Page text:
A decent read today takes issue with all sides on the corporate tax debate. The Liberals simply disingenuous, the Conservative exaggerating, the entire issue "laughable".
I'm no economist, but it's also true that many economists deal in theoretical arguments, that don't necessarily translate to the real world. For example, if you looked at the predictions made in 2000, when the federal government began cutting corporate taxes, you will see many of the "claims" don't hold water. Business investment hasn't increased as was first argued, in fact it has remained stubbornly flat, rather than re-invest, wealthy corporations have HOARDED, providing no measurable benefit to anyone, other than themselves apparently. Did you know that Canadian corporations now sit on more cash than at any time in our history, inflation included? As well, the job claims simply haven't panned out. Google "bank job cuts" and you will see the BIGGEST corporate tax payers have been slashing jobs like mad since 2000, despite record profits.
Here is the perfect example, one that certain people scoff at (article included) as a misread of how it all works- the CEO of the Royal Bank made 11 million last year, up from 10.4 million. According to the experts, I make an error by noting this obscene salary, bonuses, stock options, plus god knows what other goodies(wonder what his dental plan is, kids get glasses?). I saw bull, because we are dealing with a FINITE amount of capital here, so if we're paying the top echelon more, it is coming out of somewhere, this money isn't separate, it is part of the equation. This particular CEO is not unique, his 5.8% RAISE, during a year when the economy was shaky is obscene and no amount of trickle down arguments will undo the blue sky as it presents itself.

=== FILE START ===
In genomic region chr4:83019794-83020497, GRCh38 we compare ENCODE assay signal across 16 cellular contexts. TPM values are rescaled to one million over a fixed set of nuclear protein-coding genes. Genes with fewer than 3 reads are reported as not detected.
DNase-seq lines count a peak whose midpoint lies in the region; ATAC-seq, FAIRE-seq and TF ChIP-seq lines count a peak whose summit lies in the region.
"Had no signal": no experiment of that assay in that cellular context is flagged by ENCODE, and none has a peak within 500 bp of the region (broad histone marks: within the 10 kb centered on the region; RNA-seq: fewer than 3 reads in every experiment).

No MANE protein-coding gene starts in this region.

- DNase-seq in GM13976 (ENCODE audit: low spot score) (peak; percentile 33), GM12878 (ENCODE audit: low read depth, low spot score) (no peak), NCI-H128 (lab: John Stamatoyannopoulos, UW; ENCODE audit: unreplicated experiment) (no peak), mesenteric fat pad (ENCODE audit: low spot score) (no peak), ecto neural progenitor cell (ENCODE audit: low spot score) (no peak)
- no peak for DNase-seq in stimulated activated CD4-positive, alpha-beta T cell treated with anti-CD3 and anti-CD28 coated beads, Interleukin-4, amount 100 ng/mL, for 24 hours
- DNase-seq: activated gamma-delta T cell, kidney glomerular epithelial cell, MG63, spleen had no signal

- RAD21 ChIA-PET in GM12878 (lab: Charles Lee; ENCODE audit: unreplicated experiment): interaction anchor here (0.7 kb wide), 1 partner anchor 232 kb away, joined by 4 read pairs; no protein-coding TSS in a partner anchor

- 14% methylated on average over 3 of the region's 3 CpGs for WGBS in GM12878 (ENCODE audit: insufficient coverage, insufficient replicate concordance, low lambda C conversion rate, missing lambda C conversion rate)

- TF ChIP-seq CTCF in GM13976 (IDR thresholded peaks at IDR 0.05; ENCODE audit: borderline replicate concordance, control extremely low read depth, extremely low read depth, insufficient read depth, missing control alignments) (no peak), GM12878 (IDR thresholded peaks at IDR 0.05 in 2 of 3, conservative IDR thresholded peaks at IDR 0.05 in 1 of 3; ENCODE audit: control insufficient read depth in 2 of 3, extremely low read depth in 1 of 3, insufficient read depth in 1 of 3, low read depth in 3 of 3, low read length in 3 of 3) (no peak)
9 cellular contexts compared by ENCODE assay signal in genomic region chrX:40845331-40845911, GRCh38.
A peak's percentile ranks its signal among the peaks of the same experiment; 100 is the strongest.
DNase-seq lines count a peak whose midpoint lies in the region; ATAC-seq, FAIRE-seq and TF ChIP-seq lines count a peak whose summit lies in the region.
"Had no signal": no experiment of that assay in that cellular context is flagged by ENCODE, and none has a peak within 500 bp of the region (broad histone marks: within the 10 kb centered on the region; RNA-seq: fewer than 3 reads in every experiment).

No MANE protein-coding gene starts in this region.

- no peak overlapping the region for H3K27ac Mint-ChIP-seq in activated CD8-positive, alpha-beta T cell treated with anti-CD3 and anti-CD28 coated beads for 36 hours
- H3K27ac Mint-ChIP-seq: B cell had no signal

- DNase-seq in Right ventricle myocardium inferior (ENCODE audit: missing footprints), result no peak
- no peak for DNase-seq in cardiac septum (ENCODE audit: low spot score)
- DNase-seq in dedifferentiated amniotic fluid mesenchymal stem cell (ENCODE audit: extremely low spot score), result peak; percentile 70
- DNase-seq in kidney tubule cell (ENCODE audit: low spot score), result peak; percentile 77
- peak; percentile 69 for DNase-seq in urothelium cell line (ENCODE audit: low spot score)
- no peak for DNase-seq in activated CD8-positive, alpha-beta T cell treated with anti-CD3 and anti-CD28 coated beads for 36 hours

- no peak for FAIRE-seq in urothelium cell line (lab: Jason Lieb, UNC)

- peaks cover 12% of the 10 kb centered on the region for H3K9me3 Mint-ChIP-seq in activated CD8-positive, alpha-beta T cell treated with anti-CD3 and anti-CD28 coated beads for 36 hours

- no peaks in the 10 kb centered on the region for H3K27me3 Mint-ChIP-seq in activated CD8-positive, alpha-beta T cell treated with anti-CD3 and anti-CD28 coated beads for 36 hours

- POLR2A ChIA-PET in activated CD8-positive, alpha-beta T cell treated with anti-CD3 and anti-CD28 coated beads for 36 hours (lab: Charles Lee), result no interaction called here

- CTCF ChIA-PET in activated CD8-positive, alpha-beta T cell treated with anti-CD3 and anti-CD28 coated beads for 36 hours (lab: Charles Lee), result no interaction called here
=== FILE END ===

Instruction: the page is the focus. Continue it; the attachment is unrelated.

Here's another number which is fascinating, the gap between rich and poor is growing, by any measure you choose. A bit of an odd development, considering all these tax cuts are supposed to re-distribute wealth, lower cost to consumers, etc. In the real world, what we see is the top wage earners making a killing, while SIMULTANEOUSLY trimming cost elsewhere. We have a serious problem, that free market types merely ignore, GREED is rampant and corporate tax cuts only reinforce this dynamic.
The argument that consumers benefit also seems a weak proposition. Are you telling me that if Suncor doesn't get a break, gas will go up? We live in a international climate- as proponents argue- which also means that prices, particularly COMMODITY prices core to the Canadian example, aren't set here, our little regime has no bearing on world supply and demand.
I supported corporate tax cuts years ago because every measure showed Canada wasn't competitive, multi-nationals didn't find us attractive, other jurisdictions were stealing manufacturing jobs. However, those same statistics used in 2000 now show a very competitive climate, thank you very much, so there is little fear mongering required on the economic front. Maybe some provincial rates are still to high(not the debate here), but last time I checked combining the total does a disservice to the FEDERAL reality.
We have the HST, we have all these incentives for business, all these ways they can ALREADY manipulate taxes and credits to maintain profitability. We have jurisdictions everywhere, provincial, municipal, offering corporations "deals" to set up shop. In other words, I see nothing but effort everywhere to make thing competitive, to make things attractive, to basically move the burden from the corporations to the consumer. Enough is enough.
The largest amount of corporate taxes are collected from Canadian banks. Proponents don't like to talk about this fact, because the bank reality is so obnoxious, their support brings a red blush. However, this is a fact, this is your quintessential example of the corporate tax cut legacy. Where are the jobs? What does the profit graph look like? How does that co-orelate to salaries, who seems to be benefiting and who seems to be lagging behind? Yes, it's laughable all right and we've clearly reached the stage of diminishing returns on the corporate tax front.